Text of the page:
Korean organizations have discovered a three-dimensional cyber-frontier ― the online game Second Life.
Won-Buddhism, a splinter Buddhist group formed in Korea, set up a huge temple in the Second Life gameworld with the celebration of Buddha’s Birthday approaching.
They are one of the first Korean religious groups to establish a presence in the 3D virtual world created by California-based Linden Lab.The Won-Buddhist group said it plans a special ceremony for Thursday, Buddha’s Birthday.
Currently, the area next to the temple, which is a replica of the religious group’s actual main temple, is decorated with colorful hanging lanterns.
Followers of Won-Buddhism meditate in front of a large black circle (called a “won” in Korean) instead of traditional Buddhist icons.
The Won-Buddhists’ three-story virtual temple consists of a large congregation hall and a courtyard, which is decorated with Korean architectural motifs, such as a stone pagoda.
The Won-Buddhists plan to place an English version of their scripture inside the building and use the building as a venue to promote their religion to both Koreans and foreigners.
“We anticipate that this is a good opportunity to reach out to people beyond the barriers of or generation. We will continue to strengthen promotion activities in the cyber world,” a spokesperson for the group said.
The construction company Eld Co. is building a model house for its apartment units in Second Life.
The Incheon-based company hopes to finish construction ― on the Internet houses, not the real ones ― by the end of this month.
In a statement, the company said that it wanted to try a new type of online marketing.
“There have been a lot of Internet model houses, but they weren’t very successful,” the company said. “We’re hoping that this will work because it’s a different business model.”
The model house is built to be similar to the real offline model house, and users of Second Life can enter the building for a three-dimensional experience.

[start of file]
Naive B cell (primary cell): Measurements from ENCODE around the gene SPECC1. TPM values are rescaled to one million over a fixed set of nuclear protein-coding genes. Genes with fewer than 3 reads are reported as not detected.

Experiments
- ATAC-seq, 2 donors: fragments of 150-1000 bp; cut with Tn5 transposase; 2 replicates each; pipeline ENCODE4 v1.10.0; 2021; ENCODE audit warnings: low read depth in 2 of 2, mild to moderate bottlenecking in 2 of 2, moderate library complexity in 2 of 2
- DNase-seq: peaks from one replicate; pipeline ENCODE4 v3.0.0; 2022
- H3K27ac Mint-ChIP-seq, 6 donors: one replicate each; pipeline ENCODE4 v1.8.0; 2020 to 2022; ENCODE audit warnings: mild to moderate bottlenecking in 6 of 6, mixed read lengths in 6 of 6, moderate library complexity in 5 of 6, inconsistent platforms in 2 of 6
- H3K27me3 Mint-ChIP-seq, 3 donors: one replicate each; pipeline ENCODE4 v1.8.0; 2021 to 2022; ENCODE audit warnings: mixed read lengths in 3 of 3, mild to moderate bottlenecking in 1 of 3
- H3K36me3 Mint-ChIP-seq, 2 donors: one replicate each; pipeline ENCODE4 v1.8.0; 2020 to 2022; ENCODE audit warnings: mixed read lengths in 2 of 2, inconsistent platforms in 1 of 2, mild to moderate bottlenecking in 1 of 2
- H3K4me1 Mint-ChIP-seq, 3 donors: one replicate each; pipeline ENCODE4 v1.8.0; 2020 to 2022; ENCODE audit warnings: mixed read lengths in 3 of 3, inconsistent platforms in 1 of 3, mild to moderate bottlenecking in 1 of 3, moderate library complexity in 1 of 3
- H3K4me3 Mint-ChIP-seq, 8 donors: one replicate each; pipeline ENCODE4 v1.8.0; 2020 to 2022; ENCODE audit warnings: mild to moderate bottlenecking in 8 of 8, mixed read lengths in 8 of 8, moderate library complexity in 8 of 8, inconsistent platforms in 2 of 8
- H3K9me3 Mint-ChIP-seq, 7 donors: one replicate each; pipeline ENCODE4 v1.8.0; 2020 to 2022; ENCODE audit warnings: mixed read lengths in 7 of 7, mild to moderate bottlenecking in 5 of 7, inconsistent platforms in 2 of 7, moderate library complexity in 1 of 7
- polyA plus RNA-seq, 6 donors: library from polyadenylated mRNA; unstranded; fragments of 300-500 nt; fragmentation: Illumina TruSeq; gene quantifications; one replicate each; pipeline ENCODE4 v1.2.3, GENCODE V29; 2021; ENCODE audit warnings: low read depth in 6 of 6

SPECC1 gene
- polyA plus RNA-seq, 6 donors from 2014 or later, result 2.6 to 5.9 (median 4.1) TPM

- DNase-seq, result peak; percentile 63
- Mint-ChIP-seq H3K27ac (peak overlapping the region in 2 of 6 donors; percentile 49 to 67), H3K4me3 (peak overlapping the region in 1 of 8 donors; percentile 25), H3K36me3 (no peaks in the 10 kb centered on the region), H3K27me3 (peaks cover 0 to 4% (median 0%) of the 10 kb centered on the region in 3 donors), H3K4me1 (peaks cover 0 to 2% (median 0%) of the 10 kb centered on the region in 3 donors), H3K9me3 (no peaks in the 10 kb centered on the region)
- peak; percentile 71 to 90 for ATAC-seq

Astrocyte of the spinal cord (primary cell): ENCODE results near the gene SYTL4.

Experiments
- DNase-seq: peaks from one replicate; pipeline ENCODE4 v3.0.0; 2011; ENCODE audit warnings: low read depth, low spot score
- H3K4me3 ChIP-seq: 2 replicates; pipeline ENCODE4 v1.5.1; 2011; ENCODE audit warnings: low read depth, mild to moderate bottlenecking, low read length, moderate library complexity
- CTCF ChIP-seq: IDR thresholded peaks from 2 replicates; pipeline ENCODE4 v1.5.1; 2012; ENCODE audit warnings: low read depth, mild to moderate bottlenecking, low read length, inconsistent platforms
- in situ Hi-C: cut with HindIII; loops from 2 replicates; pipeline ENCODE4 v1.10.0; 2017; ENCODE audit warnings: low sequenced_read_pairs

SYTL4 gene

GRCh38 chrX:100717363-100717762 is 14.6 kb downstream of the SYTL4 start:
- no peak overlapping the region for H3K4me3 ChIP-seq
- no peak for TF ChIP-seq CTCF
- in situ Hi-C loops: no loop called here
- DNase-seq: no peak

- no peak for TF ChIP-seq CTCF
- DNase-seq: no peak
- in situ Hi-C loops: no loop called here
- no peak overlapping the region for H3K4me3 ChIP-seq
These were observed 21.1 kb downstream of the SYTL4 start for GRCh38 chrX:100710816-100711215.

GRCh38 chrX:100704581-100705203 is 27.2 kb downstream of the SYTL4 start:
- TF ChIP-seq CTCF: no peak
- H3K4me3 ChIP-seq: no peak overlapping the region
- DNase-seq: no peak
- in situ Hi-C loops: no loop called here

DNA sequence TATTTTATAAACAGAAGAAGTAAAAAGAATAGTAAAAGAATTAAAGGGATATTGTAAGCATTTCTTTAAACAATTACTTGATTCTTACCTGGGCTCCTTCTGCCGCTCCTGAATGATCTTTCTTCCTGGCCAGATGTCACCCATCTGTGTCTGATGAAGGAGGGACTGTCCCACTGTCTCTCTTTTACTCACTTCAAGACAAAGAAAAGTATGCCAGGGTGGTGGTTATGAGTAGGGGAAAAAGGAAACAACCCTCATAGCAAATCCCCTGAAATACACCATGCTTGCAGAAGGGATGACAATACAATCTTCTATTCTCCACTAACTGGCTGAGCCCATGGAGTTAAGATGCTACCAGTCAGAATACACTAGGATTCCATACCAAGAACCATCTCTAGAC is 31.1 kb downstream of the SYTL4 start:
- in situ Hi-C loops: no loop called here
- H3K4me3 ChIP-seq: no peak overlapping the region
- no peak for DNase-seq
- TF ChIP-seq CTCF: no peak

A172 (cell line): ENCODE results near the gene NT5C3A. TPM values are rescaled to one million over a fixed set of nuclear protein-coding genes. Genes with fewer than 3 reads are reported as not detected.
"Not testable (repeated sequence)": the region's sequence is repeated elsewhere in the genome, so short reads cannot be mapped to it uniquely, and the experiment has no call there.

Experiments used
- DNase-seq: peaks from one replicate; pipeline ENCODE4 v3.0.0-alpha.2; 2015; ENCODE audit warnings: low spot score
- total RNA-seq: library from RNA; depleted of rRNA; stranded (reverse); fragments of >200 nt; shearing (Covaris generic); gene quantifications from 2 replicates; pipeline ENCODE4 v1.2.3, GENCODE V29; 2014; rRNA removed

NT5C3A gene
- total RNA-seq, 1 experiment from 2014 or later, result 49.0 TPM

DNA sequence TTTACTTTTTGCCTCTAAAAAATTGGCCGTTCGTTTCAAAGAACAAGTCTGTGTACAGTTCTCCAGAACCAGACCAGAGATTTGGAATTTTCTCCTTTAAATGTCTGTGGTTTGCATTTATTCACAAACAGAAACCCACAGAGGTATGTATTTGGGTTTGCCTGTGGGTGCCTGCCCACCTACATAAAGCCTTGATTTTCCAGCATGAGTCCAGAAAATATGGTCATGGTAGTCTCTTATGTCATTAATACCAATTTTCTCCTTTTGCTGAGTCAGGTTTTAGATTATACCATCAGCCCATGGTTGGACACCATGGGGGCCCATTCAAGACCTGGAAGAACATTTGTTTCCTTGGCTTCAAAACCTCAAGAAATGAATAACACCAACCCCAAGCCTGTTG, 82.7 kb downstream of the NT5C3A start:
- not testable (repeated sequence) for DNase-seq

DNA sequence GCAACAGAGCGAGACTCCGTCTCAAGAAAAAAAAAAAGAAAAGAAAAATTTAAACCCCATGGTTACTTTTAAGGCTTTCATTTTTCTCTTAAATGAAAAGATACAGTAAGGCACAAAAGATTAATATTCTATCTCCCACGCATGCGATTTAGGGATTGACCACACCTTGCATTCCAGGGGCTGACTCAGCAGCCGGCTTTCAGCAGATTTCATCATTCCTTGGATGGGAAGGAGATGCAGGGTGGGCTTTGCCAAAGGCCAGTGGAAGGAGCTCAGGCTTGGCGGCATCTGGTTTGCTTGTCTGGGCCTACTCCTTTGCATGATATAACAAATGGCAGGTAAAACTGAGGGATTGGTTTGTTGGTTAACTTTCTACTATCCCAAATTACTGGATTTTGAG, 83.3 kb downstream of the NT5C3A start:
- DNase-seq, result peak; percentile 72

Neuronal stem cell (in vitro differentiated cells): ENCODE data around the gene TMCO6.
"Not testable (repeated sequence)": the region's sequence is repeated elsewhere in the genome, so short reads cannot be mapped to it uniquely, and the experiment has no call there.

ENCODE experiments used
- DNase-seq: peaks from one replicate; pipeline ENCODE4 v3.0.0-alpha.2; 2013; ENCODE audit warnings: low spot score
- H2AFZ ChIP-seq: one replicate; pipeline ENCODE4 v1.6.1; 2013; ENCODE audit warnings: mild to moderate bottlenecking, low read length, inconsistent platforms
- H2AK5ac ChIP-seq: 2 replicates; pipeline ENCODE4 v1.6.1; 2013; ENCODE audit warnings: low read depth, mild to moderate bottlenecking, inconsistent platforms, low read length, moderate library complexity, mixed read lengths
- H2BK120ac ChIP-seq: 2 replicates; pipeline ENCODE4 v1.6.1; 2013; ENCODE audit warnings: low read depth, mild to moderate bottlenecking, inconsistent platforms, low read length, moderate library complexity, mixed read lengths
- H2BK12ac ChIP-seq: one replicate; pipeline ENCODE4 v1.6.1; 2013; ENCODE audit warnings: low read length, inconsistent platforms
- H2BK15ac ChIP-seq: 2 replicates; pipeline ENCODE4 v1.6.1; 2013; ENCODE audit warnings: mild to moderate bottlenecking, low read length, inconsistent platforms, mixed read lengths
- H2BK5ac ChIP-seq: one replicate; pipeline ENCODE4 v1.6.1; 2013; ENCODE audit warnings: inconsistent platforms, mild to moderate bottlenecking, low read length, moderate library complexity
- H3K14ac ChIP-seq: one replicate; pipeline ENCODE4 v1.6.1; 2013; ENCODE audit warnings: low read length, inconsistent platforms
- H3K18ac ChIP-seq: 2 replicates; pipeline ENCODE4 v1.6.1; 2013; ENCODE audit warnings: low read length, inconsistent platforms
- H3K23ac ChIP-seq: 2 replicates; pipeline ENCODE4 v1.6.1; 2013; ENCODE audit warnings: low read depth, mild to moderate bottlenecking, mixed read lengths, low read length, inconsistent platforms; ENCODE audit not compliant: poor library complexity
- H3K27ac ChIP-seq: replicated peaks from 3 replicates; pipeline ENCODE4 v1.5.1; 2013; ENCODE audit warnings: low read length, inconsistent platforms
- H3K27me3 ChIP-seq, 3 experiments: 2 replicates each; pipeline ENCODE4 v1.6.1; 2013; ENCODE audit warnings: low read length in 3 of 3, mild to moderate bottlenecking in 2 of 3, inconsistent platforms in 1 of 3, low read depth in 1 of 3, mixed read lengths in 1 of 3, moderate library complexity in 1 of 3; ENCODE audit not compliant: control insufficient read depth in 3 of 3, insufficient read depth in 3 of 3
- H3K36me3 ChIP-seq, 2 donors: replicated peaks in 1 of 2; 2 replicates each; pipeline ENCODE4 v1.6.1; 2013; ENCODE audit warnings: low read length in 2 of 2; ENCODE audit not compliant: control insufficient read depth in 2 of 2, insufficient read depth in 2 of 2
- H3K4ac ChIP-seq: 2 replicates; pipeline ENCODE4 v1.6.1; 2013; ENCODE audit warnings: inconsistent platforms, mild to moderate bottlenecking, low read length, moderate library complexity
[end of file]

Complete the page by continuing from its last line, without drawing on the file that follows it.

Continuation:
Korea’s top science school, the Korea Advanced Institute of Science and Technology, or Kaist, has also entered Second Life.
Kaist’s Graduate School of Culture and Technology has established an independent island in Second Life and is hosting an online course in the virtual environment.
It is the first Korean educational institute to officially set up a cyber school within Second Life. This semester’s course is not open to the general public.
The JoongAng Daily’s Web site is http://joongangdaily.joins.comm
Hello, korea is way ahead in virtual reality and blending the boundaries between human biology/intelligence and computers. It appears larger than life in Korea compared with Japan, even though Japan loves their gagets and robots. it seems that the scope of participants are much broader than in Japan.
Please check out this article:
http://www.jewcy.com/dialogue/2007-05-29/can_the_internet_be_saved and join us in our conversation on cyber-culture. This article is part of a dialogue between Andrew Keen (author of Cult of the Amateur: How Today’s Internet is Killing Our Culture) and Kevin Kelly (founding executive editor of Wired magazine). Basically, it is a discussion on their ideas of how to ‘save the internet’ because the concept of what is culture is being challenged by the boundless, anarchic and unidentifiable (thus unaccountable) environment of the internet. Please share any reactions that you may have to these articles.
Also, just wondering, where did you find this article? Peace, Asia